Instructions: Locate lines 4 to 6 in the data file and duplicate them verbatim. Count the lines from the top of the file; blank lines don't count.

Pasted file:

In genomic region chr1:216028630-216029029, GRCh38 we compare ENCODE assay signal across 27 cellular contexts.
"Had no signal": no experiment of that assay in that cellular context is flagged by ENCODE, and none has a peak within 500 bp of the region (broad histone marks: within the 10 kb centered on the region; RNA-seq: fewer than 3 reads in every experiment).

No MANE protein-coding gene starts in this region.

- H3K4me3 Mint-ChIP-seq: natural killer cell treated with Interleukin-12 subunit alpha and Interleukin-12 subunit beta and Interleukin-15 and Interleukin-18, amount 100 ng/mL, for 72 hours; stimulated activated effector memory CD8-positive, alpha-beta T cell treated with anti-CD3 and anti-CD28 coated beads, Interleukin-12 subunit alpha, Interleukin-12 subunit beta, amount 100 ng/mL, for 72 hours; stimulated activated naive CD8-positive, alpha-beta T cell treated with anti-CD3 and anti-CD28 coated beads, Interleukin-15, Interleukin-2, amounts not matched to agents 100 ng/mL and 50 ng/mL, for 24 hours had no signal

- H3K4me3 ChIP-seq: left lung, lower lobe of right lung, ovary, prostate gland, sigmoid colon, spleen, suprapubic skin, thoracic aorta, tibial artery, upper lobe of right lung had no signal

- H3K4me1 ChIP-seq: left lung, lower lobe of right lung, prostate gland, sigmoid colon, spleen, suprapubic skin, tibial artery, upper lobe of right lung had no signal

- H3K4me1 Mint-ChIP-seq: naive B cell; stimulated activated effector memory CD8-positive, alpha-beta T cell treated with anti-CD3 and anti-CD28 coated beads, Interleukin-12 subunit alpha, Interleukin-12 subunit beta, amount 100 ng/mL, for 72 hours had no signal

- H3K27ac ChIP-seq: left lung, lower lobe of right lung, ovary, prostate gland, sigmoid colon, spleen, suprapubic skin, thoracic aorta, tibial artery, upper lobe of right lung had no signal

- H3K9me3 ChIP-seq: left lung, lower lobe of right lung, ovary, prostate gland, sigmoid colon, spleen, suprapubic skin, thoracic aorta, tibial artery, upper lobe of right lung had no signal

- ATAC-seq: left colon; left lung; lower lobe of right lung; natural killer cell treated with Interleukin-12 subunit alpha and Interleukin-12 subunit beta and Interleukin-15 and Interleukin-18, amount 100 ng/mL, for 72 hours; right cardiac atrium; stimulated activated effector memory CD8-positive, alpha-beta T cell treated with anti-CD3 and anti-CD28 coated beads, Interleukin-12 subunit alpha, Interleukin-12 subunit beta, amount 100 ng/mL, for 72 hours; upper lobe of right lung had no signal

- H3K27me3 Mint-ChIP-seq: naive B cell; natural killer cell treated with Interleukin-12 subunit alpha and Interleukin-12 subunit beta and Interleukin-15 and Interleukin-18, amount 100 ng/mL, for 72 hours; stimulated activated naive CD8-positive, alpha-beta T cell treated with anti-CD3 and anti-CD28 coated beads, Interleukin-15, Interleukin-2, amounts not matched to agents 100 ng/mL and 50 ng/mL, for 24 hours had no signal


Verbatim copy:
- H3K4me3 Mint-ChIP-seq: natural killer cell treated with Interleukin-12 subunit alpha and Interleukin-12 subunit beta and Interleukin-15 and Interleukin-18, amount 100 ng/mL, for 72 hours; stimulated activated effector memory CD8-positive, alpha-beta T cell treated with anti-CD3 and anti-CD28 coated beads, Interleukin-12 subunit alpha, Interleukin-12 subunit beta, amount 100 ng/mL, for 72 hours; stimulated activated naive CD8-positive, alpha-beta T cell treated with anti-CD3 and anti-CD28 coated beads, Interleukin-15, Interleukin-2, amounts not matched to agents 100 ng/mL and 50 ng/mL, for 24 hours had no signal

- H3K4me3 ChIP-seq: left lung, lower lobe of right lung, ovary, prostate gland, sigmoid colon, spleen, suprapubic skin, thoracic aorta, tibial artery, upper lobe of right lung had no signal

- H3K4me1 ChIP-seq: left lung, lower lobe of right lung, prostate gland, sigmoid colon, spleen, suprapubic skin, tibial artery, upper lobe of right lung had no signal